Dictatorship, missile tests, famine, constant propaganda and extreme consequences for anyone that opposes the regime… here’s a true glimpse into the world of North Korea.
Everything in the daily life of a North Korean is aimed at worshipping the ‘gods’, the Kim-family. The Great Leader of the country, Kim-Il-sung, has been dead for 24 years, but his followers must worship him, his son and his grandson (Kim Jong-un) as gods. Any ideas or beliefs contrary to this are seen as rivalry to the State. Spies are everywhere and report on everyone and everything.
Streets and buildings are dominated by enormous propaganda images, and all media, even loudspeakers, broadcast the official propaganda. Each house in the country must have a picture of the leaders. And some of the first words parents have to teach their children are, “Thank you, Father Kim Il-sung.”
One’s loyalty to the ‘gods’ then defines where you stand in North Korea’s rigid social classification system. All citizens are classed as either the loyal, the wavering or the hostile and this guides everything, from what job opportunities you get, to whether you will eat properly, or at all.
Impressive buildings and monuments in the capital, may give a façade of wealth, while in reality the economy is in a state of collapse. And while millions are spent on developing nuclear missiles, people starve. It’s estimated that famine has killed between two and three million people in North Korea since the early 1990s. Tens of thousands of orphans live on the streets because their parents have died, been arrested or fled the country.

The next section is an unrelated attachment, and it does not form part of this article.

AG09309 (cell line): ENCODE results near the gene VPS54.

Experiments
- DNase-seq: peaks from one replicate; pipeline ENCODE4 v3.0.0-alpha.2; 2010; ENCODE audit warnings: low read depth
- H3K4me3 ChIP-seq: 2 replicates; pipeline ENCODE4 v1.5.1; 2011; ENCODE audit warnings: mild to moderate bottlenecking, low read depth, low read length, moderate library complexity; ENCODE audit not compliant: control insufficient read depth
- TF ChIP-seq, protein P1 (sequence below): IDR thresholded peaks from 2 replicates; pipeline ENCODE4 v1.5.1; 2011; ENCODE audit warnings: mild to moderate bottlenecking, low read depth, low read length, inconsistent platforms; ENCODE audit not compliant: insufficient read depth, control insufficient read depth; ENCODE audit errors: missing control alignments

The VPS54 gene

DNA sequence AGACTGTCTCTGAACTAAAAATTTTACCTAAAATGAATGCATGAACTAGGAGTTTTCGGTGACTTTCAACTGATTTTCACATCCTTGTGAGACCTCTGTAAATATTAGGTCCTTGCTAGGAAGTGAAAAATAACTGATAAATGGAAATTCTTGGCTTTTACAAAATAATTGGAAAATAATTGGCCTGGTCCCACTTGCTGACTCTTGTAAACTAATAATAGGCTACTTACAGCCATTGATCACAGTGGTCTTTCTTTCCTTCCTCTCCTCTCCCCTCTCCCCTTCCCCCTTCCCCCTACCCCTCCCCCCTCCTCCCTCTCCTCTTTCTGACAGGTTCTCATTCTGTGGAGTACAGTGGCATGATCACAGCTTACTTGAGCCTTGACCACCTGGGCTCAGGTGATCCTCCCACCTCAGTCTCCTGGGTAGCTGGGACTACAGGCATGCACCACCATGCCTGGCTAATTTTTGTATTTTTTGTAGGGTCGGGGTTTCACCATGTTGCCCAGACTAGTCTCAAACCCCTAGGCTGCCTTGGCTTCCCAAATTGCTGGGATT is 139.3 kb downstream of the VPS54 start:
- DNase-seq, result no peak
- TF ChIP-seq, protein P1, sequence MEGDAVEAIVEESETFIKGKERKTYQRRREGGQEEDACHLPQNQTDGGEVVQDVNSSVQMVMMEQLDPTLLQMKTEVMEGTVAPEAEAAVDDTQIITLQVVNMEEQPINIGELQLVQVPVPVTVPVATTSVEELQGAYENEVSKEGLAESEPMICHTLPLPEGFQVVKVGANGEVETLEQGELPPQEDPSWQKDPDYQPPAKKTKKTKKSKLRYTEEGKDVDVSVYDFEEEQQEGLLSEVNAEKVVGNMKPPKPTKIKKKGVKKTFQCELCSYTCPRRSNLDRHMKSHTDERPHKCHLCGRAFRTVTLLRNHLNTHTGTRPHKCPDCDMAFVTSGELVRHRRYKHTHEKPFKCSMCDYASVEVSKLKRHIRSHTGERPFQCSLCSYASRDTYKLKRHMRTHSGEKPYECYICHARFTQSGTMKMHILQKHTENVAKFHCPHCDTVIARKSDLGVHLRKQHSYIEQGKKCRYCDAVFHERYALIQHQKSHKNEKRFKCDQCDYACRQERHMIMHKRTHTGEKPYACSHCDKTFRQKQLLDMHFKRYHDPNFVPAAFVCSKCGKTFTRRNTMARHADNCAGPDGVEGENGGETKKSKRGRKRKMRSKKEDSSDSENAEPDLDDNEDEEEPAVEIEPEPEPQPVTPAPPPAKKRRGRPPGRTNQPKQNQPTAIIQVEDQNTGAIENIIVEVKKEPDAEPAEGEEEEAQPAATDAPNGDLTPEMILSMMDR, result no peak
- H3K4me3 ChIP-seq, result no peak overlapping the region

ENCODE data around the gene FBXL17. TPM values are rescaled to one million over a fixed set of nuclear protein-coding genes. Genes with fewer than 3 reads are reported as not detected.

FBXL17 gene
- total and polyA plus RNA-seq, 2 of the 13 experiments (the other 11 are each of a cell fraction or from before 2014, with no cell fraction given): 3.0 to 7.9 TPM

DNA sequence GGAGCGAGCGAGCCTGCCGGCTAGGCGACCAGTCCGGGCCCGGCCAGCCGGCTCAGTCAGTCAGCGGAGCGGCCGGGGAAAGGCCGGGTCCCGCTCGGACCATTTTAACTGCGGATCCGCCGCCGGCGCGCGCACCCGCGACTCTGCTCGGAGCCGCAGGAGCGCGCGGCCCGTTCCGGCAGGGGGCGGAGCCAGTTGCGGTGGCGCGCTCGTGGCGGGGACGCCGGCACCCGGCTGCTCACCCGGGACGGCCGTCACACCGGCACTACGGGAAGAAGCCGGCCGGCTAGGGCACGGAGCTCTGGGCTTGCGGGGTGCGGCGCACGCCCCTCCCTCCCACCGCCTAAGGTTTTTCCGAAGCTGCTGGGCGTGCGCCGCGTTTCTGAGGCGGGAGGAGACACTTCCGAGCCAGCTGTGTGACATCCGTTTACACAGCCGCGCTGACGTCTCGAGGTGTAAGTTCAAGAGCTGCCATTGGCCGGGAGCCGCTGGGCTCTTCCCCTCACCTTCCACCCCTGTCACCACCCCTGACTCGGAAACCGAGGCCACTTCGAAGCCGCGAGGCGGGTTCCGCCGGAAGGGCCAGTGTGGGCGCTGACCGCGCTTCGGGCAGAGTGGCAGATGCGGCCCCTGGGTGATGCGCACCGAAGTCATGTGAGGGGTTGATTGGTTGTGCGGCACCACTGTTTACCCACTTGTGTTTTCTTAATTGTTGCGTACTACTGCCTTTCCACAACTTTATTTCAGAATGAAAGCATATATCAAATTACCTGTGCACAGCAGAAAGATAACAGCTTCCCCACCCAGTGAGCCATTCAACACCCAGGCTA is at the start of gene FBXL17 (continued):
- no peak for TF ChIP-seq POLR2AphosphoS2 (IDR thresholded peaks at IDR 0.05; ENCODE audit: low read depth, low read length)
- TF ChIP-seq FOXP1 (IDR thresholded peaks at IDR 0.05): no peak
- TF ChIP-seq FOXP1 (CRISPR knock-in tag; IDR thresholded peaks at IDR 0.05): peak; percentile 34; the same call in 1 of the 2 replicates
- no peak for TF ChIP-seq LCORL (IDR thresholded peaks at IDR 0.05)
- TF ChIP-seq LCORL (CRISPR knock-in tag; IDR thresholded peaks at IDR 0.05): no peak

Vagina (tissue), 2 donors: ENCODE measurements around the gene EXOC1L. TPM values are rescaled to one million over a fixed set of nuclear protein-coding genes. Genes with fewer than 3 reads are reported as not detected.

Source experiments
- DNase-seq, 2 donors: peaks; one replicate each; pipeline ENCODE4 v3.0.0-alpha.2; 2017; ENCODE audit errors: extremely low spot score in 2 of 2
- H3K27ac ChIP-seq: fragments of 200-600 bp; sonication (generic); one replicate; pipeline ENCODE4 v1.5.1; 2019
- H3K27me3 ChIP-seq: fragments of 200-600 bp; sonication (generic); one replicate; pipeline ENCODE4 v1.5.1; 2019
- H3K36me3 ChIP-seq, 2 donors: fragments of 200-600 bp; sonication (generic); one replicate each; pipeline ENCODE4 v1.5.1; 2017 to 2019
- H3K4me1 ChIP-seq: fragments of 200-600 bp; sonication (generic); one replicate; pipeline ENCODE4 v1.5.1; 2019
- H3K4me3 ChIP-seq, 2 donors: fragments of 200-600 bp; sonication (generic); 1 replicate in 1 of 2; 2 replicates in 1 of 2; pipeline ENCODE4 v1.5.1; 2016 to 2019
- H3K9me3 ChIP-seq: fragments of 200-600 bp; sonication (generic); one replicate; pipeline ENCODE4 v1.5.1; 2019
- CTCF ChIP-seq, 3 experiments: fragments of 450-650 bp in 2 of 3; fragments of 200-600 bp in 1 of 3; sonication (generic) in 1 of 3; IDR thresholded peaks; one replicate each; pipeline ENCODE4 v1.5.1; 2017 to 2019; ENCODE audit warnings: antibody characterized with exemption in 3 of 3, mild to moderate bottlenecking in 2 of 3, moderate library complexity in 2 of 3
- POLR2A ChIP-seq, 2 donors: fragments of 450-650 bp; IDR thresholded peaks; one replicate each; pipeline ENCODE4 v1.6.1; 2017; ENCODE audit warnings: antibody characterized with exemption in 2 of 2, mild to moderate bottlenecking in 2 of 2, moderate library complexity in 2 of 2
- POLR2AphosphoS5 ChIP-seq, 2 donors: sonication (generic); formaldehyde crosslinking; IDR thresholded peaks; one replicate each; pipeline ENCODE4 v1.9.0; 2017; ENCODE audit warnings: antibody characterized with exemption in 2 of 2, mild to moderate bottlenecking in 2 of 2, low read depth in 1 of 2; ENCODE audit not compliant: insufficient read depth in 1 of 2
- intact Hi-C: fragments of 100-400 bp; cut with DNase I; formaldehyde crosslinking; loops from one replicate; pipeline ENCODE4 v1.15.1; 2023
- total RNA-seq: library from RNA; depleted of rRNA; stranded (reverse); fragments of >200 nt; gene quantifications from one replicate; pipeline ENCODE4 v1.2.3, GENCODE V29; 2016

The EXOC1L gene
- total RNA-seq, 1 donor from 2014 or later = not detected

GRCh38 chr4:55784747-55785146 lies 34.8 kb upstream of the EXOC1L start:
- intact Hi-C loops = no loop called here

The light in the darkness
Owning a Bible is punishable by death, with many copies of God’s Word literally hidden underground. With strict laws and constant surveillance – being a Christians is almost impossible. Parents don’t even share the Gospel with their own children, out of fear of them accidentally saying something.
When Christian are discovered, their entire family might disappear, sometimes up to three generations. Many are executed or sent to labour camps where torture and rape are common practices and prisoners die from severe malnutrition, disease, or execution. Open Doors estimates that there are between 200 000 and 400 000 secret Christians in North Korea, of whom about 60 000 are imprisoned in labour camps.
Praise the Lord, that despite the horrible circumstances in the country, the Church in North Korea is growing and even spreading the Gospel. His Hand is visible in their lives. One believer shares,
“For the year 2017, our Heavenly God was so good and faithful that God provided us the food, medicines and everything else we needed… God provided for us just like He provided for His people of Israel through the manna in the desert. We praise and glorify our Heavenly God that we wake up in the early morning with the thankful heart and the new hope even in this desert like place we live.”
North Korea is currently number one on Open Doors’ 2018 World Watch List, a ranking of the top 50 countries with the most severe persecution of Christians.